Winter is the perfect time to get lost in the stacks at your local library. There’s no better scenery than towering piles of books, but sometimes you get bored with the same old view. Here are the libraries that are giving us a serious case of bookshelf envy.
Can you say SWOON?
7. SHARING ECONOMY // AUSTRALIA
Fierce debates about the ride-sharing service Uber after its introduction in Australia broughtsharing economy to prominence there this year, leading the Australian National Dictionary Centre to choose it as word of the year. Other words considered were dark web, marriage equality, and lawfare, formed on analogy with warfare, to describe the abuse of the legal system by using it to win political battles.
This list of “words of the year” from around the world is totally fascinating.
3. Read what you like.
Want to read a lot? Then don’t force yourself to read books you’re not interested in at that particular moment. This isn’t Literature 101, with a set syllabus. Anything you pick up and enjoy will offer you some value.
“Not all books are for everyone. A book might be a bestseller, but maybe you can’t stand the writing. Or maybe it’s not the right time to read a book,” observes Foroux. “If you can’t flip through the pages, put the book away and pick up something you are so excited about that you tear up the pages.” Life is too short (and the supply of potential titles too plentiful) to make yourself read boring books.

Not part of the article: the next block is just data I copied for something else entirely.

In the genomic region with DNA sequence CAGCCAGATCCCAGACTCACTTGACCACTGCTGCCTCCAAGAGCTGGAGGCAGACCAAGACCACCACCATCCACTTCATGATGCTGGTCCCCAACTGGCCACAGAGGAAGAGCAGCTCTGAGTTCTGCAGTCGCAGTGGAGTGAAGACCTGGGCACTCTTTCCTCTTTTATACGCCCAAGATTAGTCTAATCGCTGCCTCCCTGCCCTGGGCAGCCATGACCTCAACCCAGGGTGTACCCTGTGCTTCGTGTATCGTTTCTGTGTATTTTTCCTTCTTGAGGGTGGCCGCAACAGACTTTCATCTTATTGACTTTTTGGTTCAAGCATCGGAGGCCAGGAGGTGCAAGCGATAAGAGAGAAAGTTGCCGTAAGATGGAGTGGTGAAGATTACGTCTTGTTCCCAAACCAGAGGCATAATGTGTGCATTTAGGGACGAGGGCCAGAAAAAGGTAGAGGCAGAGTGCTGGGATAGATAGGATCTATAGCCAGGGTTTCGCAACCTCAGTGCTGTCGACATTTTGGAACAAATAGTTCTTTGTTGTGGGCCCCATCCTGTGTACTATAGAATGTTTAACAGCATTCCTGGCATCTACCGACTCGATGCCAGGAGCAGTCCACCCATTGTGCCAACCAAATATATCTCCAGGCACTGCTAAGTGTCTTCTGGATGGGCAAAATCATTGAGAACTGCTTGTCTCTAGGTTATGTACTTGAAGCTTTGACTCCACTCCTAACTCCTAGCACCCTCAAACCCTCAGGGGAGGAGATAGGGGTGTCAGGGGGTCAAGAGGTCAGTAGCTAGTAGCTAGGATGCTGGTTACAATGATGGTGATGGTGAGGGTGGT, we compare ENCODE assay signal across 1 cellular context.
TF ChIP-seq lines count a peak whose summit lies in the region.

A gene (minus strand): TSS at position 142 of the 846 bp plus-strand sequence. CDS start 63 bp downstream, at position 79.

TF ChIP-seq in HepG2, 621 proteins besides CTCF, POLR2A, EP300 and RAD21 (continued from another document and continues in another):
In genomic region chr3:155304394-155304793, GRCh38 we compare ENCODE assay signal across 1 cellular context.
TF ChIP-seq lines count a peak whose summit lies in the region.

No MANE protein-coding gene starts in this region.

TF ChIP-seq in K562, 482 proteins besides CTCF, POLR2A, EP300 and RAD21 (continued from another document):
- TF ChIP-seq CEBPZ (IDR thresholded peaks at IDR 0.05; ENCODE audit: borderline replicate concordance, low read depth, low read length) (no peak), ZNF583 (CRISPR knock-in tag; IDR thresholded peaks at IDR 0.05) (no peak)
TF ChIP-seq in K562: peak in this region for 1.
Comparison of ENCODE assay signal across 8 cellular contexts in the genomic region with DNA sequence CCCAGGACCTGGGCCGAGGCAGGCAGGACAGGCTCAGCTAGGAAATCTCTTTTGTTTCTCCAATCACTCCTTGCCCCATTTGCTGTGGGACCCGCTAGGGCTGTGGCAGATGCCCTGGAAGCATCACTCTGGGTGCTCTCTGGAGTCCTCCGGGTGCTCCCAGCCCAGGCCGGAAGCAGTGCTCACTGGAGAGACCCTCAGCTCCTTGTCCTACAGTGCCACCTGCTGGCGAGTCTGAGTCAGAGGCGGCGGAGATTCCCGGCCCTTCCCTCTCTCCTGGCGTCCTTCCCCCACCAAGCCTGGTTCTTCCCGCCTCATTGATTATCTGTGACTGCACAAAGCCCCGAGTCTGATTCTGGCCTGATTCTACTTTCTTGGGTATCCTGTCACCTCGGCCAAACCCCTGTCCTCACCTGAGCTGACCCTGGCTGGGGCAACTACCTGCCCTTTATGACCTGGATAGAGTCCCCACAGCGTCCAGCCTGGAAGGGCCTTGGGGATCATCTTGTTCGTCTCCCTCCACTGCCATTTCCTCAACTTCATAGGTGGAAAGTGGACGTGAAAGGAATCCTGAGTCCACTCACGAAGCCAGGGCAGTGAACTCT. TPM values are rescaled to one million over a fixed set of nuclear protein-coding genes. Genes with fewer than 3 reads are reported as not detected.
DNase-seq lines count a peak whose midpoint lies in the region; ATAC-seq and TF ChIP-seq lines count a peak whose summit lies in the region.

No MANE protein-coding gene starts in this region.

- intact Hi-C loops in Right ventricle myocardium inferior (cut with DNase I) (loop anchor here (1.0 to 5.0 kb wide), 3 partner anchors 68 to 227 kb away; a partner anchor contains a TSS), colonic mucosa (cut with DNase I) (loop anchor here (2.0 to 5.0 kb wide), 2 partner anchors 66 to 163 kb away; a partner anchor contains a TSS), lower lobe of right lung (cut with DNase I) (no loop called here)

This list of three ways to read more during the year is pretty good, though I think a lot of book worms would say that #1 is a problem they have (and welcome) but it doesn’t necessarily lead to reading more.
An Iraqi-American artist is using online crowdfunding and performance art to help return books to the shelves of the University of Baghdad’s library, which burnt down during the Iraq war.
The library of the university’s college of fine arts hosted more than 70,000 titles until looters set fire to the entire collection in 2003. The building has been reconstructed, but very few books were returned.
“This used to be one of best fine art institutions in the Middle East, if not the world,” said Wafaa Bilal, aNew York-based artist who used to visit the library almost daily when he studied in Baghdad.
Bilal’s exhibition at Ontario’s Gallery of Windsor, opening on 29 January, will feature a 72ft bookshelf holding 1,000 blank white books. For a $25 (£17.60) fee on Kickstarter,Bilal will replace one of the blank books for a real copy, sending the blank book to the donor. At the end, all the real books will be shipped to Baghdad.
This is interesting…and a neat project to raise funds.
But if an ampersand feels like it can be anything, what makes an ampersand an ampersand? Where does it come from? And why, exactly, do type designers love it so much more than other characters?
This history of the ampersand and why designers love it gave me the biggest nerd purr.By signing up you agree to our Terms of Service